HP4061: write an OpenSesame program to run an adaptation experiment. The purpose of the experiment is to demonstrate: Lab in Cognitive Psychology Assignment, NTU, Singapore

Assignment: Creating an Adaptation Experiment

In this assignment, your task is to write an OpenSesame program to run an adaptation experiment. The purpose of the experiment is to demonstrate the existence of orientation-selective mechanisms in human vision, using a systems-analytic psychophysical approach. The experiment is also illustrative of many different types of experiments in psychology, cognitive science, and other sciences, involving the use of controls, and the presentation and interpretation of data.

Background videos on orientation-selective cells:

https://youtu.be/v20-E_2bT2c https://youtu.be/N2Zaxm86IIo

The experiment will demonstrate that using very simple equipment, provided some care is exercised, input/output measurements can be obtained that allow considerable insight into the functional operations of the human brain – in this instance the visual pathway.

Briefly, in the experimental condition, observers will adapt (by continuous staring) for 90 seconds to a grating (black and white bars) that is oriented at an angle of 12 degrees rotated anti-clockwise, or left of vertical (anti-clockwise is defined as negative, thus –12 deg). After adaptation observers will be required to measure the angle of grating that now looks vertical. If staring at an oriented grating affects later perception of orientation of other gratings, we are led to the conclusion that mechanisms in the visual system that are selective for orientation have been affected. The post-adaptation effect is known as the “tilt after-effect”. The psychophysical method to be used is called “method of constant stimuli”.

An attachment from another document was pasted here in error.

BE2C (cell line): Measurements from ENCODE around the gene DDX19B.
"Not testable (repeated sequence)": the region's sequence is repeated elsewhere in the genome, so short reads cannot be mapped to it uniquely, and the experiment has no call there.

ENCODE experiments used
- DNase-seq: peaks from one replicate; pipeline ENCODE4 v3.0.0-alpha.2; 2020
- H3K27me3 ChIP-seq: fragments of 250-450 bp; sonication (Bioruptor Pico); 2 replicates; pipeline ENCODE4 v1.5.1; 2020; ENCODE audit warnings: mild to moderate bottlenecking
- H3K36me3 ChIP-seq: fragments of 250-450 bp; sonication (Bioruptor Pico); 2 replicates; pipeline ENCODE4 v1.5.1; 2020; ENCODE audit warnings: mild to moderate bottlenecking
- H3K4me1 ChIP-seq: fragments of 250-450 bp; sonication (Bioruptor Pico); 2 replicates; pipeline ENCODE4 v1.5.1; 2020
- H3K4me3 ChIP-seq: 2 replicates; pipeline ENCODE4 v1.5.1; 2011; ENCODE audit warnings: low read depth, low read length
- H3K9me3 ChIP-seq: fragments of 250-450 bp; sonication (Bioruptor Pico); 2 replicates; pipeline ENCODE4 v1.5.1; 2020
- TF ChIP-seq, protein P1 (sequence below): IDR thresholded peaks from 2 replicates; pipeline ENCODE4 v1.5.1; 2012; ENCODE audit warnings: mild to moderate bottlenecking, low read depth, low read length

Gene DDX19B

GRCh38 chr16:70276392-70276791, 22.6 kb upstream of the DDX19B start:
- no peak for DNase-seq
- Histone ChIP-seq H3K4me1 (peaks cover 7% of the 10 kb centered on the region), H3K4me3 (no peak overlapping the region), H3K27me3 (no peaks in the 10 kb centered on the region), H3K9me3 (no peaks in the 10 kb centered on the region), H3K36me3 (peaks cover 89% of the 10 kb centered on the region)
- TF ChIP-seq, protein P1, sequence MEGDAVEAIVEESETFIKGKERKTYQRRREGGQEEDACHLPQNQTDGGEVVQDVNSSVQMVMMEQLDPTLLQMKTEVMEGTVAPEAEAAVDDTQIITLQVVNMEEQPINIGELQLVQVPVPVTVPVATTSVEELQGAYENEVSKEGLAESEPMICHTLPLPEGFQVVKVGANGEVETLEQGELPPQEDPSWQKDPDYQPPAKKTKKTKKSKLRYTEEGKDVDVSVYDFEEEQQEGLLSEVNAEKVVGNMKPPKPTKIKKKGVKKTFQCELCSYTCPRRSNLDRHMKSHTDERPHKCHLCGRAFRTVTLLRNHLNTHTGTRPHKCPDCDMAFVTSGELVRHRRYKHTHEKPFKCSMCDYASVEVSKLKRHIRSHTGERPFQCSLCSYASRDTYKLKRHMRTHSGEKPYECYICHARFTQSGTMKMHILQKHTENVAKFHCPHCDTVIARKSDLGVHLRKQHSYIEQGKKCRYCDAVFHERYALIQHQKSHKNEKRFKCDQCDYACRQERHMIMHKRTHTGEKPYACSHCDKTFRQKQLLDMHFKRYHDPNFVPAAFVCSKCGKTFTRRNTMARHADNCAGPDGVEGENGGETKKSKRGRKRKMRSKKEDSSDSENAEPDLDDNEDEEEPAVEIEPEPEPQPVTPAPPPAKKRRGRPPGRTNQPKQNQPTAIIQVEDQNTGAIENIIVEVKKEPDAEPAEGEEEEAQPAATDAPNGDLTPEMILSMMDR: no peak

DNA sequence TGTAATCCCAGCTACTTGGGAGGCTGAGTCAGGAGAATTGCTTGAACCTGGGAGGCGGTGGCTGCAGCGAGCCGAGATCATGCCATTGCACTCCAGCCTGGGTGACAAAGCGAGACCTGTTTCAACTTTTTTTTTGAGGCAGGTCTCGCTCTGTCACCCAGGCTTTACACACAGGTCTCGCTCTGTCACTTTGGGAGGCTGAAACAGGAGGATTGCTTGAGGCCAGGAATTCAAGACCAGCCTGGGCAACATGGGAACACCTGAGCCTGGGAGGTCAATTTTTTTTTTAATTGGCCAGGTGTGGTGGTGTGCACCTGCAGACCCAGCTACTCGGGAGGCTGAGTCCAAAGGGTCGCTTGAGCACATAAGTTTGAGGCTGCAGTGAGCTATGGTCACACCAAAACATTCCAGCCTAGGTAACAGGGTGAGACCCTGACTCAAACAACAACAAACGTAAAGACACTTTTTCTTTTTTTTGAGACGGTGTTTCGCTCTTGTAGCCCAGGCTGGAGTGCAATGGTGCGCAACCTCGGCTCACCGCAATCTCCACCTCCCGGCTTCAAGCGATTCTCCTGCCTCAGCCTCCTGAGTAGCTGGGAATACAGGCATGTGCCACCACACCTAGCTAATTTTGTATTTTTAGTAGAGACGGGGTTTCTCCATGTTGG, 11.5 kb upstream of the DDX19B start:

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(1) General instructions.

An observer will perform both the control and experimental conditions. The observer is to sit 40 cm from the display monitor and cover one eye (i.e., the baseline and experimental conditions are monocular conditions using the preferred – usually the right – eye in both adaptation and post-adaptation phases), the OpenSesame program is to present the stimuli to the observer at the centre of a computer screen, and to record the observer’s responses.

(2) Stimuli.

Experimental stimuli.

A set of 9 experimental stimuli is to be created by the program. Each stimulus is a grating; precisely, alternating black and white bars within a circular aperture or envelope against a full screen of uniform grey background. The circular aperture should measure approximately 10 cm in diameter in the full-screen mode (Note: the aperture does NOT need to be smoothed). Within the circular aperture, 4 black bars and 3 white bars should be visible (See example grating


HP4061_Assg_Grating.tiff on NTUlearn. IMPORTANT: Use OpenSesame’s own “draw gabor element” function to accurately generate the grating as described). The 9 stimuli are oriented at –4, –3, –2, –1, 0, +1, +2, +3, +4 degrees from vertical (– indicates left or anti-clockwise of vertical, + indicates right or clockwise of vertical), accordingly.

Adapting stimulus.

The adapting stimulus is created in the same way as an experimental stimulus, except that it is oriented at –12 degrees (12 degrees left of vertical).

(3) Baseline or control condition.